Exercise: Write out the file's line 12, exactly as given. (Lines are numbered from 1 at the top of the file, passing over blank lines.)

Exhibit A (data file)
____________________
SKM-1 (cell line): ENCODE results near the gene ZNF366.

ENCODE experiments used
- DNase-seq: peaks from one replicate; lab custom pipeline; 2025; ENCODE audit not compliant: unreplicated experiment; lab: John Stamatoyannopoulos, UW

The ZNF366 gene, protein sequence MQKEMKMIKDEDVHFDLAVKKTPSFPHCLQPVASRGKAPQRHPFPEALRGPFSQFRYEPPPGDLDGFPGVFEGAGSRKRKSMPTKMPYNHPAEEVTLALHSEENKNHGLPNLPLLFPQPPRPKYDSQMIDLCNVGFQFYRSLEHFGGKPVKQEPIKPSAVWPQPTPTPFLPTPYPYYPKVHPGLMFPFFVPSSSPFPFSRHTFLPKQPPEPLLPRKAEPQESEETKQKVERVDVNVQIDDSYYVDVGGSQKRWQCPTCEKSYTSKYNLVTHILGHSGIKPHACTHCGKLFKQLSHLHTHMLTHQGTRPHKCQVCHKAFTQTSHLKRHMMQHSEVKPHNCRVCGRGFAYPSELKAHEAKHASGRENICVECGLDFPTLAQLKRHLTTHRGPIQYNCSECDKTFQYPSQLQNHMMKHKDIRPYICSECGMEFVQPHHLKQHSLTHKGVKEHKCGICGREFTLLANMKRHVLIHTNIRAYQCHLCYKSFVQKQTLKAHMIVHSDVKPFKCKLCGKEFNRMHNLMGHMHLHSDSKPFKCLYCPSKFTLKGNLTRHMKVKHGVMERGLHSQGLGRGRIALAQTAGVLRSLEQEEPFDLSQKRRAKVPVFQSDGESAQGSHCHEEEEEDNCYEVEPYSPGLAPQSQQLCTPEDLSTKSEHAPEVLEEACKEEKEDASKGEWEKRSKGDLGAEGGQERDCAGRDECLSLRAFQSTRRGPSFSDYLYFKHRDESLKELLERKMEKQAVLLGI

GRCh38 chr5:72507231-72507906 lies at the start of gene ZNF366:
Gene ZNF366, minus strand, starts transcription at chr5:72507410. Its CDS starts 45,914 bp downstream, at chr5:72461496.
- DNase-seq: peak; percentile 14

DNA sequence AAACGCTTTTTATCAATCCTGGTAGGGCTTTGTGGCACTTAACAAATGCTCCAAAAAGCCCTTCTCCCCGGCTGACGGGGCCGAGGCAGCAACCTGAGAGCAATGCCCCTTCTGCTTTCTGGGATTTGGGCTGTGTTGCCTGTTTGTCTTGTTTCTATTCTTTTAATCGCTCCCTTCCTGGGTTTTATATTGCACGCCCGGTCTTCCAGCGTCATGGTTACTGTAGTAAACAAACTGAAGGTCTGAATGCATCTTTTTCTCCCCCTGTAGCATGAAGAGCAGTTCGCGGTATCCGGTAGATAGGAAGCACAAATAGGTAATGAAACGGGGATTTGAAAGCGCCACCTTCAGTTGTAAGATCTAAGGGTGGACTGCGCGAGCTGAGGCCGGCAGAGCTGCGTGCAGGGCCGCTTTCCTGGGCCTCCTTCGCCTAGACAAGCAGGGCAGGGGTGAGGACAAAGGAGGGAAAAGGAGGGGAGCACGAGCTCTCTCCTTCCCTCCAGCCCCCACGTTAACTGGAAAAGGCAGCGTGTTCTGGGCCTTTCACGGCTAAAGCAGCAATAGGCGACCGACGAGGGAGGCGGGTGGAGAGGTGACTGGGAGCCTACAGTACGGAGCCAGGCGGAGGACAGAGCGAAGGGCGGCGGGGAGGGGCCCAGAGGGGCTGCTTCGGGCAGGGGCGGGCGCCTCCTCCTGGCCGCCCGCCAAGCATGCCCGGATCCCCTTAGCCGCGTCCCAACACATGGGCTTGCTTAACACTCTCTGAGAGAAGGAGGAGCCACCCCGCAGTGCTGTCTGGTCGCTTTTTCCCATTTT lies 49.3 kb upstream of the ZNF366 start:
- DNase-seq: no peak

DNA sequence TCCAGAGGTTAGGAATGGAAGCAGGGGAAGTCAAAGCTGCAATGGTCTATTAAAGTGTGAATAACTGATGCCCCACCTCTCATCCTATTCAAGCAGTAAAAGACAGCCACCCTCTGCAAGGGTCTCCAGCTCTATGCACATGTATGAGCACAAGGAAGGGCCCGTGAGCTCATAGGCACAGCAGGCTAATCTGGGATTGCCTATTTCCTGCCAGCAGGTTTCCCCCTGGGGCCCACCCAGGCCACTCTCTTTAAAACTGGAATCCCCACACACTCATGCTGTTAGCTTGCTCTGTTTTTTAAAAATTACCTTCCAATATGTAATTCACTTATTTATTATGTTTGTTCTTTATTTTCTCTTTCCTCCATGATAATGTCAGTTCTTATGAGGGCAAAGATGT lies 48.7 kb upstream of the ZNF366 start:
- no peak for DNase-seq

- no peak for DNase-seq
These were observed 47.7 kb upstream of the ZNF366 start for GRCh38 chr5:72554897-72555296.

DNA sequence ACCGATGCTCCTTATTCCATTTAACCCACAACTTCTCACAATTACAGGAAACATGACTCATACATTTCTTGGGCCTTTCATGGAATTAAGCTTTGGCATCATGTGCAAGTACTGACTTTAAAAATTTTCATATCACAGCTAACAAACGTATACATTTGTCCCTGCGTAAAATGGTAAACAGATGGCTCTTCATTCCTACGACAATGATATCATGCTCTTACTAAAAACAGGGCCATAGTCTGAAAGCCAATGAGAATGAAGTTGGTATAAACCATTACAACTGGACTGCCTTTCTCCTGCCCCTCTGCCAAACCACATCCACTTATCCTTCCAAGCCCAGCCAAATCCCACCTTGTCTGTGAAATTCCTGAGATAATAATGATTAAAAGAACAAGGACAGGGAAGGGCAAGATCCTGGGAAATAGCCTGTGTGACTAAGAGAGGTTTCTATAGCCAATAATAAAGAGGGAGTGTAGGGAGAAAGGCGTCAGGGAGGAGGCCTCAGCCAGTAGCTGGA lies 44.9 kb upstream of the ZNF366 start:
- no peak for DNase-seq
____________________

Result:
- no peak for DNase-seq